The distal tubular portion 14 defines an inner lumen 16 for flow of urine through the catheter. The inner diameter of the lumen 16 must be sufficient for adequate flow. It is therefore contemplated that the lumen 16 has an inner diameter of at least 3 mm. In one embodiment, the lumen diameter may be the same regardless of the outer diameter dimension of the tubular portion. However, since the catheter 10 must have sufficient flexibility to navigate turns during insertion into the urethra, the tubular wall thickness is important. Thus, in the preferred embodiment, the wall thickness of the distal tubular portion 14 is maintained generally constant regardless of outer diameter dimension. It is contemplated in one specific embodiment that catheter 10 is formed of a medical grade polymer, such as Krayton. In other embodiments the catheter may be formed of latex or silicone and may incorporate hydrogel or antibiotic impregnations. For this material, it is believed that a wall thickness of 0.5 mm provides an acceptable degree of flexibility to navigate turns, while retaining sufficient stiffness to avoid buckling as the catheter is pushed up the urethra. It is known that the wall of the urethra itself exerts an inward force that helps maintain the patency of the catheter 10 as it is advanced distally. Thus, a thinner wall thickness may be acceptable in alternative embodiments.
 In accordance with one feature of the invention, the proximal portion 18 of the drainage catheter 10 constitutes a wound or spiral tube, as illustrated in FIG. 2. The central lumen 16 passes through the spiral distal portion 18 to provide an unobstructed flow path for urine. An additional flow path is provided between the opposite edges 20 of the spiral tube. Thus, as shown in FIG. 3, an outer channel 22 is defined between the inner lumen 16 and the outer circumference of the proximal portion 18. This outer channel 22 provides several beneficial features to the catheter. First, the outer channel communicates directly with the bulb or base of the bladder where urine collects at the bladder sphincter. In prior Foley-type catheters (often having only two drain islets), the urine pools at this location, rather than fully draining from the bladder. Any urine that leaks past the anchor balloon of the Foley catheter bypasses the catheter lumen, which can result in an embarrassing leakage problem for the patient. As explained further below, the catheter 10 of the present invention is anchored to the patient so that the proximal tip 12 is offset from the bladder sphincter so that the outer channel 22 is always in fluid communication with the bladder, even at the typical pooling location.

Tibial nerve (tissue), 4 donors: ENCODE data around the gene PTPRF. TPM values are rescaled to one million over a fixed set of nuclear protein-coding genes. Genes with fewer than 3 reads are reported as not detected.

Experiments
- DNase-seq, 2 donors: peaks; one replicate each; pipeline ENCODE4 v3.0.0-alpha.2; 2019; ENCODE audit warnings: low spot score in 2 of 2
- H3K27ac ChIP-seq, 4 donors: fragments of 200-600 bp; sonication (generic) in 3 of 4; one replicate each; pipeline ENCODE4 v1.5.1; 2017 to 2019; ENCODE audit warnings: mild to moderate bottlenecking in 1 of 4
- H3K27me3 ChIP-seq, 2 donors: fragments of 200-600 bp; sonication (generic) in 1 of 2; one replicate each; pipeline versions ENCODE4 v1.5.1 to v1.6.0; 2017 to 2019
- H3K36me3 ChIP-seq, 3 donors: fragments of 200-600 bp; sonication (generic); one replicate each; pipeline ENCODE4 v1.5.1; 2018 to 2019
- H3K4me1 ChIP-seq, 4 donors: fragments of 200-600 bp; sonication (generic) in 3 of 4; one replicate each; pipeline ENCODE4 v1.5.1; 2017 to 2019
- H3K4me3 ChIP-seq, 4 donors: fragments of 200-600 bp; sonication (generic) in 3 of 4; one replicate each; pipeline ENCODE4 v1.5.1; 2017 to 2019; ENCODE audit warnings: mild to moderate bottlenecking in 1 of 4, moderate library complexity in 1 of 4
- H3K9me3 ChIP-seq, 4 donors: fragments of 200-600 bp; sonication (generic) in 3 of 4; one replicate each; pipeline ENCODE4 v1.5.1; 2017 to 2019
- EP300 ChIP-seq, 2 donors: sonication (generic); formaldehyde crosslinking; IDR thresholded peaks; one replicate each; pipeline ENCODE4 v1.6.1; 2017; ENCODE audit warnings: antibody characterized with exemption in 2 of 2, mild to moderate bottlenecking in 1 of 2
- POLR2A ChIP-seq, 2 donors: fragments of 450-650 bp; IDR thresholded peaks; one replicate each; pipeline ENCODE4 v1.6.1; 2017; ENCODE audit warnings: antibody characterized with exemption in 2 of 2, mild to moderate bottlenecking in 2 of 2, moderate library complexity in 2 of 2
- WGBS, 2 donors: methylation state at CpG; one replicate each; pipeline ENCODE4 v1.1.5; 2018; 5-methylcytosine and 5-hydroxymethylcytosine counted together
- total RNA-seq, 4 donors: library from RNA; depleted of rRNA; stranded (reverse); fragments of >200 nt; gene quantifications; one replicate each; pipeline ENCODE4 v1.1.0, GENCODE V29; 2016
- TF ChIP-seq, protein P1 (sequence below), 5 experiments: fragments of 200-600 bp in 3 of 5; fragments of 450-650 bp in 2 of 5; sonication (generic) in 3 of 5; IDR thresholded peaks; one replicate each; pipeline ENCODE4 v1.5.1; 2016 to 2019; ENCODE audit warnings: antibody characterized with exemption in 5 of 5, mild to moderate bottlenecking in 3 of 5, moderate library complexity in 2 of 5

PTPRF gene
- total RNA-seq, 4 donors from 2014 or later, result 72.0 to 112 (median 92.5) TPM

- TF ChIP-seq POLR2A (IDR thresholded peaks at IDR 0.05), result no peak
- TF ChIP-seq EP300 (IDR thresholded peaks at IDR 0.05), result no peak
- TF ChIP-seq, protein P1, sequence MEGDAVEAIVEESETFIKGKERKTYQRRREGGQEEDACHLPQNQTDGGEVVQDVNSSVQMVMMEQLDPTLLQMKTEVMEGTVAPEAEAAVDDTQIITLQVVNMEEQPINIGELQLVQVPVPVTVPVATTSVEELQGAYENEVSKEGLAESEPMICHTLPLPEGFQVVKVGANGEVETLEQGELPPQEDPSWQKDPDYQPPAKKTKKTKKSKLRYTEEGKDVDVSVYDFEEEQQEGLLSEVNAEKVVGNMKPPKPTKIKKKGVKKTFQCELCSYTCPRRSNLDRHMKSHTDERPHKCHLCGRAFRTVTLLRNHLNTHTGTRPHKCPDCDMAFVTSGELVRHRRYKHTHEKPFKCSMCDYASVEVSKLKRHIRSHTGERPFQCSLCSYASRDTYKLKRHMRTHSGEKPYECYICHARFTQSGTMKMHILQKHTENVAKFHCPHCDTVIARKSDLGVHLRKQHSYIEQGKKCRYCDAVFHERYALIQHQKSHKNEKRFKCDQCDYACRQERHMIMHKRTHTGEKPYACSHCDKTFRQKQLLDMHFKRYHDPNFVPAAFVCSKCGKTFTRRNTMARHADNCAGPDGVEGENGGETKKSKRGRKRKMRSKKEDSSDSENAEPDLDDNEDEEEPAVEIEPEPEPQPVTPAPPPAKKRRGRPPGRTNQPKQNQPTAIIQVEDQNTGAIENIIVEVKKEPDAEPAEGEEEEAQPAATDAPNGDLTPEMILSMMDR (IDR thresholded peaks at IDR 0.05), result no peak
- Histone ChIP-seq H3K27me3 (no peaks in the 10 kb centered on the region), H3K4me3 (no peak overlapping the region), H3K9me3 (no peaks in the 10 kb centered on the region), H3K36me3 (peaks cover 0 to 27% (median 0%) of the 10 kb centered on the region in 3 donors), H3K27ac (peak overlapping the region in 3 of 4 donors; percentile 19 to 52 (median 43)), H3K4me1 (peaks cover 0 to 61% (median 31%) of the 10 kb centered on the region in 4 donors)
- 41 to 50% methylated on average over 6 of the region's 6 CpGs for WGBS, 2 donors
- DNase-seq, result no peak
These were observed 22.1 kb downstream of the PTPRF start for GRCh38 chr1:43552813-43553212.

A second feature of the spiral proximal portion 18 is that the outer channel creates a vortex effect as urine drains through that the channel and enters the inner lumen 16. This vortexing of the fluid helps hold the urethra open and overcomes surface tension of fluids pooled in dead spaces in the bladder or urethra. Vortexing fluids better maintain equalized pressures proximally and distally providing for optimal forward flow. Moreover, this vortex flow helps clean the wall of the urethra open to the channel, thereby retaining the ability to flush contagion or bacteria as through normal urination.
 A third feature provided by the spiral proximal portion 18 is the ability to achieve multiple states, as seen by comparing the views of FIGS. 3 and 4. As shown in FIG. 3, the spiral proximal portion 18 may have a first state A in which the coil is tightly wound with the edges 20 effectively in contact with each other. This is accomplished by the operator using a continuous gentle rotational force in a clockwise manner while inserting, similar to using a screwdriver to screw in a screw. This state A may occur as the catheter is maneuvered up the urethra and into the bladder to improve the axial rigidity of the catheter.
 Once the proximal tip 12 is properly located inside the bladder sphincter, the spiral proximal portion 18 may be expanded to the second state B, also shown in FIG. 3. This secondary state may be accomplished by reversing the gentle rotational force to the counter-clockwise direction. In this state, the circumferential channels 22 are opened between the edges 20 and in communication with the drainage lumen 16. It is contemplated that the spiral proximal portion may be pre-positioned in this state B and inserted into the urethra expanded as shown in FIG. 2. Alternatively, the proximal portion 18 may be inserted in the contracted state A and then expanded to state B in situ. This later expansion can be accomplished by advancing a stylet through the lumen 16 until it contacts the underside of the proximal tip 12. While holding the distal end of the catheter 10 outside the patient, slightly pushing the stylet will cause the spiral edges 20 to separate to state B.